“Sometimes applicants go into a lot of detail about what they are studying for A-level, wasting valuable space, because we want to hear what they do to pursue their interests outside the curriculum. It might be further reading for English or visiting ancient sites for history or exploring the relevance of an economic theory to what is going on in the world today.”

Extracurricular pursuits, positions of responsibility and part-time work help to give a rounded picture. But don’t just list them, Boulton says: point out the qualities they have developed that you can bring to the course.

Parents can help by making sure the applicant checks grammar, spelling and punctuation, and does not use colloquialisms or text-speak. But it can be a time to hold back. Personal coach Linda Smith admits her son knew best: “He did his earlier this year. I made it more personal; he reverted to the original. It seems he was right: he got an unconditional offer to read English and drama. There’s definitely a technique to this and he seemed to have acquired it.”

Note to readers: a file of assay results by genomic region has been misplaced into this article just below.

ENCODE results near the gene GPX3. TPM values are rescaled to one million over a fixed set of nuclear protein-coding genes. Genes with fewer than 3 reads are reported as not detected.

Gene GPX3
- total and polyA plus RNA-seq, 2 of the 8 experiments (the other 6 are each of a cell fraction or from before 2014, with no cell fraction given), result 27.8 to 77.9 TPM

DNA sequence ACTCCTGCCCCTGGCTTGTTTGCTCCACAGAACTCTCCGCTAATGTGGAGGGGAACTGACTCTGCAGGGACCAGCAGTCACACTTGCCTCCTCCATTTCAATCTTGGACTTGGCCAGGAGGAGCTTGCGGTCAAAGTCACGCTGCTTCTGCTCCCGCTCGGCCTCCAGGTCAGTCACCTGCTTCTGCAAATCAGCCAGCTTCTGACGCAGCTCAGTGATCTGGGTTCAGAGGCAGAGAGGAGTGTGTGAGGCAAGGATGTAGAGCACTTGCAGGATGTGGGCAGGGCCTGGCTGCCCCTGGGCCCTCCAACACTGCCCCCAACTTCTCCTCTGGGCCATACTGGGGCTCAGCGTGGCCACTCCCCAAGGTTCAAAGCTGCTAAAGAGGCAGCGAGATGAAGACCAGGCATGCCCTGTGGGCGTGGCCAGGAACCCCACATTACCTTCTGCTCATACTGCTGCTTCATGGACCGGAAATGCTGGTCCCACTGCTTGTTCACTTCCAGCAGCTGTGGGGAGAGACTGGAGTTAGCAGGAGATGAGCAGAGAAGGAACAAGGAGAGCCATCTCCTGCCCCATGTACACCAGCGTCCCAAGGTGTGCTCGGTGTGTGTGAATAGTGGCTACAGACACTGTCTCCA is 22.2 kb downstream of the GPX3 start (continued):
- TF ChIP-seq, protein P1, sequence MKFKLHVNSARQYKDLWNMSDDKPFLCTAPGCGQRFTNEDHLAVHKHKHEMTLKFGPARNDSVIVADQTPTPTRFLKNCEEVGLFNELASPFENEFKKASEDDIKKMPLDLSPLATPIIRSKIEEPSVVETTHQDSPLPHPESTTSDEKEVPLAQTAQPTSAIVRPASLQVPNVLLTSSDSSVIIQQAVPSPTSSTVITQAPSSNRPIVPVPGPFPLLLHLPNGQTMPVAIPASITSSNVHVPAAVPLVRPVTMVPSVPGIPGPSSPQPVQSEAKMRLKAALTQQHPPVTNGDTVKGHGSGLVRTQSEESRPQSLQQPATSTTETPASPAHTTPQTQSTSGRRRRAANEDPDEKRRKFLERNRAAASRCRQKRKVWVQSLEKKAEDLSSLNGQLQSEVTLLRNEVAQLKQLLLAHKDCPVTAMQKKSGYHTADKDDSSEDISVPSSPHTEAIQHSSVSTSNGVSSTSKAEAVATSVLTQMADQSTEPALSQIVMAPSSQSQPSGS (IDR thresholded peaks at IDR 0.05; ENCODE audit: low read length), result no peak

The Ucas process: how it works

  • Ucas Stands for Universities and Colleges Admissions Service, the centralised system to match applicants with places.
  • Apply Students apply for up to five university courses through the online system.
  • Track Ucas sends the application forms to the five universities. Unis can offer a firm place, a conditional one on meeting set grades, or a rejection.
  • Choices Applicants can accept two offers: firm and insurance. The insurance choice should be a safety net, offering lower grades.
  • Extra choices Those with no offers can apply for other courses through Track.
  • Results When exam results are published, candidates get confirmed places for either their firm or insurance choice or are put into clearing.
  • Clearing The process that matches unsuccessful applicants with available places. Applicants seek universities themselves through the search tool and apply to each individually.
  • Adjustment Applicants whose exam results meet and exceed their firm offer have a limited period to apply to different universities or courses.